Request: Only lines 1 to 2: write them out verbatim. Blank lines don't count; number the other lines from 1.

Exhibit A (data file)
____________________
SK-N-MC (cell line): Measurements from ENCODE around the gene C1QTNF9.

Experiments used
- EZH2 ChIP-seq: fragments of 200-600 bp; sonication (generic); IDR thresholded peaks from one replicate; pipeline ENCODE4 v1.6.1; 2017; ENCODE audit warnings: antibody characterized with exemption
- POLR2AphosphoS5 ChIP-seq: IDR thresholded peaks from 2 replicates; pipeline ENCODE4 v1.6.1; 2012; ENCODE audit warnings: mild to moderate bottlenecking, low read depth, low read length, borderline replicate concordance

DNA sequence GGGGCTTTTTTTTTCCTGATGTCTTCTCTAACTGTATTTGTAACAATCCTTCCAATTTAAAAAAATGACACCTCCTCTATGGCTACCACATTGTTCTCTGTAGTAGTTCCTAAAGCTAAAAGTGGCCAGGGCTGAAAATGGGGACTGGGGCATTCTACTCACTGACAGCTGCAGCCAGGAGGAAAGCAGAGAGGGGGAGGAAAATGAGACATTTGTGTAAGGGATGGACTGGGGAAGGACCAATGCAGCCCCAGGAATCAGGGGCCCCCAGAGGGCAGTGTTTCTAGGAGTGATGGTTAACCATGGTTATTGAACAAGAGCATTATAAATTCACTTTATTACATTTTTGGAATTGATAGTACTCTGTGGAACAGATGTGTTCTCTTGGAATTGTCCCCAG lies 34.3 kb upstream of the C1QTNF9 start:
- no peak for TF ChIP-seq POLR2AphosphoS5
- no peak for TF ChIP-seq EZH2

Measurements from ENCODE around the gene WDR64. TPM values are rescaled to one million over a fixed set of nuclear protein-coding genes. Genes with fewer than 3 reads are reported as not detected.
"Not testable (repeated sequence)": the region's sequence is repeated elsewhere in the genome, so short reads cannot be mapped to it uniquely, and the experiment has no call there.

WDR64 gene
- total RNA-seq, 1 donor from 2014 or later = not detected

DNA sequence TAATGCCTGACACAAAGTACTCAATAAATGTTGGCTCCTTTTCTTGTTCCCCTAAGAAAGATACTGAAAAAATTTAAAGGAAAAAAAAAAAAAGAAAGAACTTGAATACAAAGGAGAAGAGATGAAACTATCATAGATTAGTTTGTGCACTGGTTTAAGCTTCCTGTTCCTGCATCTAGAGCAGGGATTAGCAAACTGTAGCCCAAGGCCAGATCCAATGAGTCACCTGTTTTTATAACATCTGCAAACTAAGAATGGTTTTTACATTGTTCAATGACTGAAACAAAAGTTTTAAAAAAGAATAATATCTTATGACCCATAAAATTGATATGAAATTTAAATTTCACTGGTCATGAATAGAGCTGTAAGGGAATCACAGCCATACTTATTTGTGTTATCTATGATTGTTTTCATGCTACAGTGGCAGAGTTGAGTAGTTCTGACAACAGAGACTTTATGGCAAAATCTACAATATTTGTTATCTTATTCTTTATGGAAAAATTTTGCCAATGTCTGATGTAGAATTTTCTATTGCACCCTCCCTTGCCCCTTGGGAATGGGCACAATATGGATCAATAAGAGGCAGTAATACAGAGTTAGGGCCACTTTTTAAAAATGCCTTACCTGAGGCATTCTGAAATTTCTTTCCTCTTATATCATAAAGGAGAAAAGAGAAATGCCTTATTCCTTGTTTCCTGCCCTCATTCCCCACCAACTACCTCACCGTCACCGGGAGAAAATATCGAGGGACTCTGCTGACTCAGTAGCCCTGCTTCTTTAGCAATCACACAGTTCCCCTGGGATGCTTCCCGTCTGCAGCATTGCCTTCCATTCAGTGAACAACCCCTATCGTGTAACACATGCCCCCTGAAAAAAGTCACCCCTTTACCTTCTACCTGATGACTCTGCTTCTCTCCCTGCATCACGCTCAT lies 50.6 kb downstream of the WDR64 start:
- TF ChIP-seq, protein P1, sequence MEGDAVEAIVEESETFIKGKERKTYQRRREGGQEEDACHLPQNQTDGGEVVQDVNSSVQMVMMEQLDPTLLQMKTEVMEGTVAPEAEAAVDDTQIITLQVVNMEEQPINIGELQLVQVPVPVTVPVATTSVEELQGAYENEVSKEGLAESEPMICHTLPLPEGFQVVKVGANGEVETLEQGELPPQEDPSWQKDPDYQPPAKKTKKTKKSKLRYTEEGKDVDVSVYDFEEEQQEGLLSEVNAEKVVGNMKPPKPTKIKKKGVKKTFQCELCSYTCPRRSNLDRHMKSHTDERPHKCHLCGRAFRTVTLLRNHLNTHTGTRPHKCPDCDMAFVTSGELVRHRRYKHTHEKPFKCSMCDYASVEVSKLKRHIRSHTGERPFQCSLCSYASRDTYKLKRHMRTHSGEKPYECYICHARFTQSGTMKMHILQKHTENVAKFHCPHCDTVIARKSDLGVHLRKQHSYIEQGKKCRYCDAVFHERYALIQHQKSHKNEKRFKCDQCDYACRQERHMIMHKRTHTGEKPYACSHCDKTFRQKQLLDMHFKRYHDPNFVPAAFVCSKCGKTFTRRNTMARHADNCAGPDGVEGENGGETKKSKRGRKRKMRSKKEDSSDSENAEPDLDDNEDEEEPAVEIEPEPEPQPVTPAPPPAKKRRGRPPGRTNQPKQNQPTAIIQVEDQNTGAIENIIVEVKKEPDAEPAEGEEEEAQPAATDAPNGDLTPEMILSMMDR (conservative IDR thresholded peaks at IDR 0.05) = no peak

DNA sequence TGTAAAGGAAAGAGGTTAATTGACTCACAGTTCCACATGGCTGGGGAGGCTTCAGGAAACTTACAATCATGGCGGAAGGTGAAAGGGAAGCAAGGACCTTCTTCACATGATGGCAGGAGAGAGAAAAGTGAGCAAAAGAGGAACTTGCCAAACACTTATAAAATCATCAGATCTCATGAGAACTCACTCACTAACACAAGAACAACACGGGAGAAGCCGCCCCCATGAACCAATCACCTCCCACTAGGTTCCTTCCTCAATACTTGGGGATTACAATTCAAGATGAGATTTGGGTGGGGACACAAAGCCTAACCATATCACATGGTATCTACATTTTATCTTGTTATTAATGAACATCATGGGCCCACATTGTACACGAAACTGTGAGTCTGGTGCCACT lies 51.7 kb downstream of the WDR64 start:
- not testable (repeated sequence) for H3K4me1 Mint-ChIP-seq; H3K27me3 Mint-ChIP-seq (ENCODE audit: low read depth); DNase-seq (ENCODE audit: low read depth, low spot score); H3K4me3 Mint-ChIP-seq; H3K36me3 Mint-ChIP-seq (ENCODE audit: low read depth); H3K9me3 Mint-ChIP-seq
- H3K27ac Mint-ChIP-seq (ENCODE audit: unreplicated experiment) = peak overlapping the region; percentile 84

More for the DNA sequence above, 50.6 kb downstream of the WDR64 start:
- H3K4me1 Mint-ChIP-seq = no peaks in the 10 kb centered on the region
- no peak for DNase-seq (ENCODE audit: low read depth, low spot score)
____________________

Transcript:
SK-N-MC (cell line): Measurements from ENCODE around the gene C1QTNF9.

Experiments used